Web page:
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Terpenes and Cannabinoids: Part 1

This lesson is a part of an audio course Medical Cannabis Basics by Harmony Tarrant

Last time we went overstrains and what Sativa and Indica are. They are the oldest names in the book. "Inda-couch", "Sativa sunshine", it's the first thing you learn about cannabis generally. It's been the guideline for many patients and recreational users.

But do Sativa and Indicas really even matter? Although these classifications are important to experiment and see where you want to be medicating wise, it is a disservice to think Sativa and Indica are all there is. Most budtenders I've come across tell me I should only have Indicas for pain and even my anxiety. That Sativa's won't touch my pain and will make my anxiety worse. But while most Indicas take care of my pain, some Sativas do as well. There have even been times where Sativas can calm my anxiety while Indicas could trigger it.

So, there must be more to it than a cut and dry 2 directional methods. That's where terpenes and cannabinoids come into play.

What Are Terpenes?

Terpenes are responsible for the smell and taste of cannabis. Though, terpenes aren't only present in the cannabis plant, they are what you smell and taste in everything in nature. That citrus smell you get in lemons and oranges? That's because of the terpene Limonene. People also use terpenes in nature to make essential oils, and even add them to your scented cleaning products. Ever wondered how Pinesol can smell so much like pine and lemon? That's alpha-pinene for the pine scent and again, limonene for the lemon scent.

But terpenes aren't just responsible for the taste and smell of plants in nature; they also have medical properties that with cannabis, sync with the cannabinoid profile, which also has medical effects.

For example, let's say you have insomnia. Let's go into some terpenes.

Myrcene provides a sedating, relaxing effect. Xylitol has a sedating, calming effect. These are terpenes you would be looking for in cannabis to relieve insomnia.

What Are Cannabinoids?

Cannabinoids are like THC and CBD; they are the chemical compounds present in the cannabis plant that produce different effects. Cannabinoids are what bind like keys to our endocannabinoid receptors which is responsible for the effects that we feel. Much like how caffeine binds to our adenosine receptors to keep us awake.

For cannabinoids, the best by far to go to sleep is CBN with THC. So you would be looking for cannabis that has myrcene and/or Lylinool with cannabinoids of THC and CBN.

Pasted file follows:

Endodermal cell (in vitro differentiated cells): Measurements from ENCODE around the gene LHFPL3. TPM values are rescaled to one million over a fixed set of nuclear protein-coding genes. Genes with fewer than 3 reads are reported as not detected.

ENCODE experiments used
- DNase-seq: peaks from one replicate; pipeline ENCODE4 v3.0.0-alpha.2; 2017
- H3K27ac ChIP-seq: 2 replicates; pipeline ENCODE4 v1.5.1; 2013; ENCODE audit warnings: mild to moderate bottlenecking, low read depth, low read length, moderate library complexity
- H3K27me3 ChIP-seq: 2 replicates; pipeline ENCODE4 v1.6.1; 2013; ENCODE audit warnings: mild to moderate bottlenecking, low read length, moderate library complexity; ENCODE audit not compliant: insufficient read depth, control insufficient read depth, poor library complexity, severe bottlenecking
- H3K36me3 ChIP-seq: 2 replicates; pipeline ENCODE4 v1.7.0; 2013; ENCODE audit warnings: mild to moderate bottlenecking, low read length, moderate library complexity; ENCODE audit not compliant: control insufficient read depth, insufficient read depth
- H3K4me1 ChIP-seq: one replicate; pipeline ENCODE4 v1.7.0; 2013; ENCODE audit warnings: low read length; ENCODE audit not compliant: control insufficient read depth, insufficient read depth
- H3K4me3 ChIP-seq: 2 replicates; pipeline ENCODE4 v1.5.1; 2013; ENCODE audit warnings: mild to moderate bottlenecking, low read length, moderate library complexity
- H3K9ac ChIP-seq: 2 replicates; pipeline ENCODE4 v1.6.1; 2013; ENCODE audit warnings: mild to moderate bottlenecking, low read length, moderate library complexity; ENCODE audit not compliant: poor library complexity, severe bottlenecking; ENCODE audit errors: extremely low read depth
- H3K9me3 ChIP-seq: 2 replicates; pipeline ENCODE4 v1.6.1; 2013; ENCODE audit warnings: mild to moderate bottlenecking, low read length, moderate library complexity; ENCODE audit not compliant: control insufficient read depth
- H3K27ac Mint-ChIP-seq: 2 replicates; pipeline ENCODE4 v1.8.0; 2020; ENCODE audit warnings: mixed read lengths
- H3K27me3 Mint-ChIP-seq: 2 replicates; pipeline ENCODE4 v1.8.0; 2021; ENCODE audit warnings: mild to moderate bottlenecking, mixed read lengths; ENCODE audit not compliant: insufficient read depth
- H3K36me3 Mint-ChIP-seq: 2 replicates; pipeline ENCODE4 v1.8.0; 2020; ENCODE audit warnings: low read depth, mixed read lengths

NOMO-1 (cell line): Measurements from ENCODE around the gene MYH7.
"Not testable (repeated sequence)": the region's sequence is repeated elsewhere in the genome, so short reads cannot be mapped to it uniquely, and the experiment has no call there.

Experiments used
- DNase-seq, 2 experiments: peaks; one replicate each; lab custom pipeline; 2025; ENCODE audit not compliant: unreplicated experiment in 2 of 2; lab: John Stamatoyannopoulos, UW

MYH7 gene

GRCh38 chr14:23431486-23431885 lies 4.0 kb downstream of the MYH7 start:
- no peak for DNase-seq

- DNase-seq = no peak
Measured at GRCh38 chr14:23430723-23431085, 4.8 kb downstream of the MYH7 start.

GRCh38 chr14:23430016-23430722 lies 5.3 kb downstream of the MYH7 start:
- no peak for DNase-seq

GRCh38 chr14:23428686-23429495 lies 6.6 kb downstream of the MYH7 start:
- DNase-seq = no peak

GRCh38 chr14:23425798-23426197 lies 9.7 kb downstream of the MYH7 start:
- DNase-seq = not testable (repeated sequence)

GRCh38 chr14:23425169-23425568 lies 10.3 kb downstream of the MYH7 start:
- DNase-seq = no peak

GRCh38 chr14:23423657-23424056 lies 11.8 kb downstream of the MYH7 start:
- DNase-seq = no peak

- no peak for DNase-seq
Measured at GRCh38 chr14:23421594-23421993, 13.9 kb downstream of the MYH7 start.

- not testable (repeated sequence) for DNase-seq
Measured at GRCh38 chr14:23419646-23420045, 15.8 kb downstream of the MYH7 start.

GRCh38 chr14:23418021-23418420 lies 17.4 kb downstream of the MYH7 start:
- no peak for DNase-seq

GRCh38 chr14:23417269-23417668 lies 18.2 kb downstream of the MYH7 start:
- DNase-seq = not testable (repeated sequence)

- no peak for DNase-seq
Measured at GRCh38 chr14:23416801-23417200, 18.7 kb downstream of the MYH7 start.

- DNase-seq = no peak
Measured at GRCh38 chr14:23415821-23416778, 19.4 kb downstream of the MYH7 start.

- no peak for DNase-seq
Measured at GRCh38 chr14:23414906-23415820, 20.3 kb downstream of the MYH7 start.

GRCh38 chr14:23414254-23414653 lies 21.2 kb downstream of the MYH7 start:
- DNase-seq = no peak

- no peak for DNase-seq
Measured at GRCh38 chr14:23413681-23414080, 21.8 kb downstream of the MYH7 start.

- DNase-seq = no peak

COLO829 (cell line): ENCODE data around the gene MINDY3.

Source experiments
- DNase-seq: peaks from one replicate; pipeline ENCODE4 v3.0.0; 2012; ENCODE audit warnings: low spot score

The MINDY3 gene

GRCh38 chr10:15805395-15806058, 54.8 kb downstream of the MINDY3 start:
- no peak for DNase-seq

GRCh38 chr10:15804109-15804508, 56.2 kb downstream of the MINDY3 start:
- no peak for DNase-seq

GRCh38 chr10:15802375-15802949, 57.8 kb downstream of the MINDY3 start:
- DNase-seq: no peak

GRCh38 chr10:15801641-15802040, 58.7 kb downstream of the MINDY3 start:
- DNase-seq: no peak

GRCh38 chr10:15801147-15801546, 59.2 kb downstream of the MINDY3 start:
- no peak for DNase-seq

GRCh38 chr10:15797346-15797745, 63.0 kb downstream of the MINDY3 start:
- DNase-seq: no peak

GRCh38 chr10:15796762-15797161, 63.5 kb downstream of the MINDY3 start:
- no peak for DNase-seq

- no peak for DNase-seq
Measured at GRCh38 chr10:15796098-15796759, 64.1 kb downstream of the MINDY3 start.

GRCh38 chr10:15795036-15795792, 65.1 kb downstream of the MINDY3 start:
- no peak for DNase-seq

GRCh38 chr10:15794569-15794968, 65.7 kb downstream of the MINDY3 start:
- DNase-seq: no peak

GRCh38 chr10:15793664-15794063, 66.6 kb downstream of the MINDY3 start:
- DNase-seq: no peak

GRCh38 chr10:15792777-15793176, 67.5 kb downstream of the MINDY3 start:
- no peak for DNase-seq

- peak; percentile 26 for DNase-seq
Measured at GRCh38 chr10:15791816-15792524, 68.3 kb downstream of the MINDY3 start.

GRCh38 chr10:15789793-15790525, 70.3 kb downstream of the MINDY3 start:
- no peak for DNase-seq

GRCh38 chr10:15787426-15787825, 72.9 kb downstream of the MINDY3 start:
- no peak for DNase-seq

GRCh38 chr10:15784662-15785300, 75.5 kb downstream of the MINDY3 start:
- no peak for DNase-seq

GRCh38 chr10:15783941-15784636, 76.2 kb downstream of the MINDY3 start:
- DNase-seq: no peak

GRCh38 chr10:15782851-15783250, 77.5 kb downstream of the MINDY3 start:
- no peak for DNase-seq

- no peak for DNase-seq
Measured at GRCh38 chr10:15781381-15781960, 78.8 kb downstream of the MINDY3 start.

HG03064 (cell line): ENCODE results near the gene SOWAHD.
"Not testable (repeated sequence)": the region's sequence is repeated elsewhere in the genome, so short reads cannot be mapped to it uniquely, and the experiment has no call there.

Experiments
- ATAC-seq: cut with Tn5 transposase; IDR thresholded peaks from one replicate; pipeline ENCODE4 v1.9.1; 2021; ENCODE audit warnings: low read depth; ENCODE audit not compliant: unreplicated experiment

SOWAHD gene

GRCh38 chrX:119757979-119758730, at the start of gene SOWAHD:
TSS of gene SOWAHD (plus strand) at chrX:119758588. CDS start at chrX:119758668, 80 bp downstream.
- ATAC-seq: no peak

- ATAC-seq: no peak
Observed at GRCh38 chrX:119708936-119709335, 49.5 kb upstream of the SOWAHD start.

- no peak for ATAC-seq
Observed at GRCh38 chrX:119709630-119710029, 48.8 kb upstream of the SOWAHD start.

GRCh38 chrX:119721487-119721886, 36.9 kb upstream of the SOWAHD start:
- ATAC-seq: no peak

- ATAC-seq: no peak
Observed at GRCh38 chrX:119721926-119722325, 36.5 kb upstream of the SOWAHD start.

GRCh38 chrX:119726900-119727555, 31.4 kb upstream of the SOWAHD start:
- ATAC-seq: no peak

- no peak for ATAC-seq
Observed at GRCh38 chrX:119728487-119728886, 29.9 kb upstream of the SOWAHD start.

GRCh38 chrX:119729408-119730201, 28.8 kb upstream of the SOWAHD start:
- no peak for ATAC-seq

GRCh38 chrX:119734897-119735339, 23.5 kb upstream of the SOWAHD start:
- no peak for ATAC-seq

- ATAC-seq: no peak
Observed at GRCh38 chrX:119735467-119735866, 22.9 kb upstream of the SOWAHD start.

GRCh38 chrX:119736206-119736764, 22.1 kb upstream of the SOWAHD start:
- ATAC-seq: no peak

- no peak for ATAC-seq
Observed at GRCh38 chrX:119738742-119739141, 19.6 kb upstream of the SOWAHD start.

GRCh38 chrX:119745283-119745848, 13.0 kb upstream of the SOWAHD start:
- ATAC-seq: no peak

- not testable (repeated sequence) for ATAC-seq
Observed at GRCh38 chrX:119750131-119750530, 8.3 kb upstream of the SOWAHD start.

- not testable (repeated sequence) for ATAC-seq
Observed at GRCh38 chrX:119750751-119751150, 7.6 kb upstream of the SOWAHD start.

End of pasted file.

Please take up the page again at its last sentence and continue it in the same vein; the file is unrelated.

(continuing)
Here's a fun fact: CBD is actually a stimulant! This is why when you buy a CBD product for sleep, it usually has melatonin in it and possibly other chemicals or oils. In low to medium doses, it helps you become energized and awake, much like coffee. In high doses of CBD is where it has a sedating effect to help you sleep. So, there's a spectrum of dosing with CBD and how doses can effect you.

So, what about pain? For medical patients, pain relief is the #1 thing people look for. For pain, the terpene Pinene has anti-inflammatory effects, body relaxing effects. Cariophiline has chronic pain-relieving effects. These are the terpenes you would look for to relieve pain. Cannabinoids to relieve pain is CBD, WITH THC if it's chronic, CBC is anti-inflammatory; So that's CBD, THC, and maybe CBC with Pinene and/or Cariophiline. (I believe CBG and CBN also have pain relief properties).

The reason this is important, is because when you go beyond Sativa and Indica for medication, you then have a lot more options to medicate. You also have more precise targets in your arsenal. So instead of getting a random Indica or something that's recommended from your budtender, you can say "White Widow has cariophiline, this would be good for pain" "Harlequin has a high CBD ratio with some THC, this would be good for arthritis". This way you can be more educated, more precise, and hopefully rightfully medicated.

You can look up what strains have what cannabinoids and terpenes, but lab tests are best because, after the growing and curing process, results may vary even with the exact same strain.

In the next lesson, we will be going over terpenes and cannabinoids part 2 where we will go over cannabinoids and terpene names and what they do.

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Written by

Harmony Tarrant

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